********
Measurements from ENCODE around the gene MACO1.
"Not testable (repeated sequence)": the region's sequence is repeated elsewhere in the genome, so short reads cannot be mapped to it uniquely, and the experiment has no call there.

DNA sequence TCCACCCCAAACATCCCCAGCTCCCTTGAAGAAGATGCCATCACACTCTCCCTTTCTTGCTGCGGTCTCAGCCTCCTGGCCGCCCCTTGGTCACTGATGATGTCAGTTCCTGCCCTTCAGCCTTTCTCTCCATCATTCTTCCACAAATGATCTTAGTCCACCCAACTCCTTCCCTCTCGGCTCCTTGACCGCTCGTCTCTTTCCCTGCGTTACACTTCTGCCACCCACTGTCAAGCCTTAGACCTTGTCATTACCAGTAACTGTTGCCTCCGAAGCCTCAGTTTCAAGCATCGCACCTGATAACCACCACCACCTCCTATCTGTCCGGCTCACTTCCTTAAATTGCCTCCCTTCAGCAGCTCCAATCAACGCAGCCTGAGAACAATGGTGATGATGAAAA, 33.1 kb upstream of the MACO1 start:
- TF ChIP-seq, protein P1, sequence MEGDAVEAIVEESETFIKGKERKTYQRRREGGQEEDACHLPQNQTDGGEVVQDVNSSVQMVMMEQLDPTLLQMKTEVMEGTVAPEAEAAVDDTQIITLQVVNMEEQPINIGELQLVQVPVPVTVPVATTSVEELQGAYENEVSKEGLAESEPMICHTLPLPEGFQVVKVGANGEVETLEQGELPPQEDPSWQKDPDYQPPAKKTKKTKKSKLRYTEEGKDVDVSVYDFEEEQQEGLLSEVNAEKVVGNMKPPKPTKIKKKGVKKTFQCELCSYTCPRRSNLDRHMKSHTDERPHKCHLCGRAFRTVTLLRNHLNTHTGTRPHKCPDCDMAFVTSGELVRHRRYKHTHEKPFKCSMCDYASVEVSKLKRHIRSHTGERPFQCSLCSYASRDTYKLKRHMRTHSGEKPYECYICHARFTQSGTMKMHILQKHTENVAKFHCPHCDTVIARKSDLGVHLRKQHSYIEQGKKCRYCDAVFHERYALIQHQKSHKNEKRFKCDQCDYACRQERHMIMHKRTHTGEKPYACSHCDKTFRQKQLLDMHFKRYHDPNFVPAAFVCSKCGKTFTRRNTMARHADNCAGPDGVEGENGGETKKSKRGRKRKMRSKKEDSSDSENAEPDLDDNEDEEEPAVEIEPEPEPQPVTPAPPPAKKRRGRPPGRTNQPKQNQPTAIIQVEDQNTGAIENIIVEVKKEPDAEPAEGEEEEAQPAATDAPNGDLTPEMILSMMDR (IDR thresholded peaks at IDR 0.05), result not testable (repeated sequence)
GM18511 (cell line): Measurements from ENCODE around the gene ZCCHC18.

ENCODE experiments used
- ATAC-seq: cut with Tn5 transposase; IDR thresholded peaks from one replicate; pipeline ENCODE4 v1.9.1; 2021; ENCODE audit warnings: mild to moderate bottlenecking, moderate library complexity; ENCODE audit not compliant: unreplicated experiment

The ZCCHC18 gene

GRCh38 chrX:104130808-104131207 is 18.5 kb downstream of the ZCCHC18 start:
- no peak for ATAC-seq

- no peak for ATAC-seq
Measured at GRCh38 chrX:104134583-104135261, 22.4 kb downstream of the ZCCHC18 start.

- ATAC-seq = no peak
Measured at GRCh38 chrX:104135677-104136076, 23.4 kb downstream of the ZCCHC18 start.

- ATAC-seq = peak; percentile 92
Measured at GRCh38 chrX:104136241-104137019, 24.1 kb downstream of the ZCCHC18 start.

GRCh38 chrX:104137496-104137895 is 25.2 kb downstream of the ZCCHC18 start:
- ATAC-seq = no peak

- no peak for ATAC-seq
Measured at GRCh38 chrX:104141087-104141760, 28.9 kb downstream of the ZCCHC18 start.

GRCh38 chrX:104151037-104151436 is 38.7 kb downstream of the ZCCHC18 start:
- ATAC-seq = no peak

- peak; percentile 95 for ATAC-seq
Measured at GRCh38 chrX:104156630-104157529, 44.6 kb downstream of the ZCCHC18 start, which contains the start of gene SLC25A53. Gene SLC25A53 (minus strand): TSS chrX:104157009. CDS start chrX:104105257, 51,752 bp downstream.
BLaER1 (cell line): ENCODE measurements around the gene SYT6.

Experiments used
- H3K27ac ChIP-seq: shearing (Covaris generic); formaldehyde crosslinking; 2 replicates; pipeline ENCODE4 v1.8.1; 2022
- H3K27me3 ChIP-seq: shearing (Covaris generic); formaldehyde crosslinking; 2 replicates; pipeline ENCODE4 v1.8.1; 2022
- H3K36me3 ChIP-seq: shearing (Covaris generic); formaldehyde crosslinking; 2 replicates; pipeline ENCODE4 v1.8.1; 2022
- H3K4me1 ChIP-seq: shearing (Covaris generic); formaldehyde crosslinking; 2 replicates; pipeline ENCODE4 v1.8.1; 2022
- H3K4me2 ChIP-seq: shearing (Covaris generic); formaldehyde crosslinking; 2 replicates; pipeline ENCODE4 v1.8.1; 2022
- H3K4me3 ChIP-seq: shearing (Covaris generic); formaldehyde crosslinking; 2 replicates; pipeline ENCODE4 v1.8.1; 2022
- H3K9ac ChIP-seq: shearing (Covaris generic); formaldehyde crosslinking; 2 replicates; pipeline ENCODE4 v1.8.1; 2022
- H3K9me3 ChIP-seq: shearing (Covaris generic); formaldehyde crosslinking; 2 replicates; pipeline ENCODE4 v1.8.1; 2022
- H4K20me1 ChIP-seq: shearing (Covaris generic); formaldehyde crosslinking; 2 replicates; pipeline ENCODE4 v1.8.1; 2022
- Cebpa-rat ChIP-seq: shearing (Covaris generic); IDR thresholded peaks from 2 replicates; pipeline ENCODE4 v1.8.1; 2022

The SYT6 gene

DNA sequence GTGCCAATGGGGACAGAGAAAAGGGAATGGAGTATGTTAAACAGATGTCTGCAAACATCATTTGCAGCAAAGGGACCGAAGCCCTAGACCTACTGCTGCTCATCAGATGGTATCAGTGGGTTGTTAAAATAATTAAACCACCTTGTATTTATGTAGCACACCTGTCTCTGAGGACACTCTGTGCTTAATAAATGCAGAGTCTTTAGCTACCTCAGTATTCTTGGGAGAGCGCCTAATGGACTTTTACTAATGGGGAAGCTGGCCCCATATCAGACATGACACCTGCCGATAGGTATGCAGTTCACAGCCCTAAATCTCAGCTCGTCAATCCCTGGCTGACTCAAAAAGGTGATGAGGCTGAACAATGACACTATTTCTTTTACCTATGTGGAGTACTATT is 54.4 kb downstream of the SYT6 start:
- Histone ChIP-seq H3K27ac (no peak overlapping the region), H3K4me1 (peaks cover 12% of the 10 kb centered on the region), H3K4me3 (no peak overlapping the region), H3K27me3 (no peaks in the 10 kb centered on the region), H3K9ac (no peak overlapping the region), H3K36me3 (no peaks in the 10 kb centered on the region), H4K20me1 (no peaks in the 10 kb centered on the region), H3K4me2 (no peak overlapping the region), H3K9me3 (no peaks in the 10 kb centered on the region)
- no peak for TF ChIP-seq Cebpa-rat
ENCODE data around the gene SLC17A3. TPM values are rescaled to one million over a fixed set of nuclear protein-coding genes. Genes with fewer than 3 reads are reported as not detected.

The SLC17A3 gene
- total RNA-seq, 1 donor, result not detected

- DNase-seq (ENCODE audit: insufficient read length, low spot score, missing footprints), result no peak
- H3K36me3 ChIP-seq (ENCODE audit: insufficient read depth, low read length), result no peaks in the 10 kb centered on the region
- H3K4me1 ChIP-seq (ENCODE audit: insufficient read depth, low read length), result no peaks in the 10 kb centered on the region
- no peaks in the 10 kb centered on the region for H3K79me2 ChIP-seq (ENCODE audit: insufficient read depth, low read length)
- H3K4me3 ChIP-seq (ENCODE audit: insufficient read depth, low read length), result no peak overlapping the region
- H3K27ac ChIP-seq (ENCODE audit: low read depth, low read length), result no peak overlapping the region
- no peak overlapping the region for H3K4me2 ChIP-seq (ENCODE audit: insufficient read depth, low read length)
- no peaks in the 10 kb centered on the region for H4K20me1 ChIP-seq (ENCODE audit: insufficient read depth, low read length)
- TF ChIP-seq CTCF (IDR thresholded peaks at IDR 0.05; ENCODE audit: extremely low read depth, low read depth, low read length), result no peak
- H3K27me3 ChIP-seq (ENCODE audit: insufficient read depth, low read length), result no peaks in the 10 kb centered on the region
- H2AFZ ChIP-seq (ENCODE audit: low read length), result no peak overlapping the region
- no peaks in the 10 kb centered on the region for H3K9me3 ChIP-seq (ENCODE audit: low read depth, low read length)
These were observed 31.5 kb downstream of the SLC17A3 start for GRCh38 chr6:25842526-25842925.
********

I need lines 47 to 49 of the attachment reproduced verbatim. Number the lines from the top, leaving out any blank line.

- no peaks in the 10 kb centered on the region for H3K79me2 ChIP-seq (ENCODE audit: insufficient read depth, low read length)
- H3K4me3 ChIP-seq (ENCODE audit: insufficient read depth, low read length), result no peak overlapping the region
- H3K27ac ChIP-seq (ENCODE audit: low read depth, low read length), result no peak overlapping the region